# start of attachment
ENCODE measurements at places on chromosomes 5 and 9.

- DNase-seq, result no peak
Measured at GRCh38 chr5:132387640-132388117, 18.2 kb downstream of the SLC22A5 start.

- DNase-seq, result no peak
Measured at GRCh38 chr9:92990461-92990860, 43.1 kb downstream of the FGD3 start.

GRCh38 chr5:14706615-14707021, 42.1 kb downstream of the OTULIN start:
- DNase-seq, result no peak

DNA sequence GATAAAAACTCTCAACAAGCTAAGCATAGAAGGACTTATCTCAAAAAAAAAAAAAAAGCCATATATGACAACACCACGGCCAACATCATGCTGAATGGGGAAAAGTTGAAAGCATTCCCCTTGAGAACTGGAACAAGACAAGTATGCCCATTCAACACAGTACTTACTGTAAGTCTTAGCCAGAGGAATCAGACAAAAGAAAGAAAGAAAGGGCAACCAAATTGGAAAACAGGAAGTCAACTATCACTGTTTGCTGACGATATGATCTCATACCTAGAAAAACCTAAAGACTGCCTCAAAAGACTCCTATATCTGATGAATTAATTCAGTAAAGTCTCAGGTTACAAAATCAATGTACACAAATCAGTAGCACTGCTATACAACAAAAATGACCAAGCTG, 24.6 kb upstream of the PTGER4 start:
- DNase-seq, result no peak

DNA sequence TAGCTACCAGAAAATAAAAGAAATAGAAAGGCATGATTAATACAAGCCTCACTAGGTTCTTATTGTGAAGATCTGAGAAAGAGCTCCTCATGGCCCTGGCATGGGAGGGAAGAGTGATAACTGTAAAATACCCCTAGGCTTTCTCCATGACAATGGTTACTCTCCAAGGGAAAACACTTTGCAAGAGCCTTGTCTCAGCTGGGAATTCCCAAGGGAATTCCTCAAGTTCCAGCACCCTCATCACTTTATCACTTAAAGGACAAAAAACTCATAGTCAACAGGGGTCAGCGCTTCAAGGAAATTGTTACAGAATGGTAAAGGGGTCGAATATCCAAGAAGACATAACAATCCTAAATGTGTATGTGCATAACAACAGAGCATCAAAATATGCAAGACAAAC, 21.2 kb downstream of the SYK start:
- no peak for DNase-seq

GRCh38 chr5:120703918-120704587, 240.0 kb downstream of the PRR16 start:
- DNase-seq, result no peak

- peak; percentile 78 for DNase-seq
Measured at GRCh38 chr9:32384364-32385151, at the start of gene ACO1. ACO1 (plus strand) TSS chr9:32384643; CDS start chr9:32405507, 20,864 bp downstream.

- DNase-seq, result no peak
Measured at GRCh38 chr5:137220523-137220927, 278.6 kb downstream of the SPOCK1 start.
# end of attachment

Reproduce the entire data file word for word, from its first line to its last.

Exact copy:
ENCODE measurements at places on chromosomes 5 and 9.

- DNase-seq, result no peak
Measured at GRCh38 chr5:132387640-132388117, 18.2 kb downstream of the SLC22A5 start.

- DNase-seq, result no peak
Measured at GRCh38 chr9:92990461-92990860, 43.1 kb downstream of the FGD3 start.

GRCh38 chr5:14706615-14707021, 42.1 kb downstream of the OTULIN start:
- DNase-seq, result no peak

DNA sequence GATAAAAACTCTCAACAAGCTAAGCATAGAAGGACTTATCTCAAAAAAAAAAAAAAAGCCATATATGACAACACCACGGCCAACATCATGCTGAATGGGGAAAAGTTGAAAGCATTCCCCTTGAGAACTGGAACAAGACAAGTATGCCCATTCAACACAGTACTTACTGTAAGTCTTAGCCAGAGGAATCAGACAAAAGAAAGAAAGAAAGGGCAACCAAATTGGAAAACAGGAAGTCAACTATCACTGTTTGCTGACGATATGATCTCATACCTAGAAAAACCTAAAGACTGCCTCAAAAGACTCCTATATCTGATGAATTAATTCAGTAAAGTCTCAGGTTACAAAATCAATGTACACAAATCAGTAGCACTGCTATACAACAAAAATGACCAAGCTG, 24.6 kb upstream of the PTGER4 start:
- DNase-seq, result no peak

DNA sequence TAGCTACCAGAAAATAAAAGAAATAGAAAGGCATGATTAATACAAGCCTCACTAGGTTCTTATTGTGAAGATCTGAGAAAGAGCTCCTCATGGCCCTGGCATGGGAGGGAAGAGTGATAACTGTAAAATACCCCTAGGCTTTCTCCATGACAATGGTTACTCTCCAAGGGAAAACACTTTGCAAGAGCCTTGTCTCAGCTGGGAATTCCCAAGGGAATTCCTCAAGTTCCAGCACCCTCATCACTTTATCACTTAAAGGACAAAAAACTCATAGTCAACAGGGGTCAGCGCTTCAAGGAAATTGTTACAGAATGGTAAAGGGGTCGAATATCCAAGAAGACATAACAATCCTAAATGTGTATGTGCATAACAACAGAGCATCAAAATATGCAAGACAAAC, 21.2 kb downstream of the SYK start:
- no peak for DNase-seq

GRCh38 chr5:120703918-120704587, 240.0 kb downstream of the PRR16 start:
- DNase-seq, result no peak

- peak; percentile 78 for DNase-seq
Measured at GRCh38 chr9:32384364-32385151, at the start of gene ACO1. ACO1 (plus strand) TSS chr9:32384643; CDS start chr9:32405507, 20,864 bp downstream.

- DNase-seq, result no peak
Measured at GRCh38 chr5:137220523-137220927, 278.6 kb downstream of the SPOCK1 start.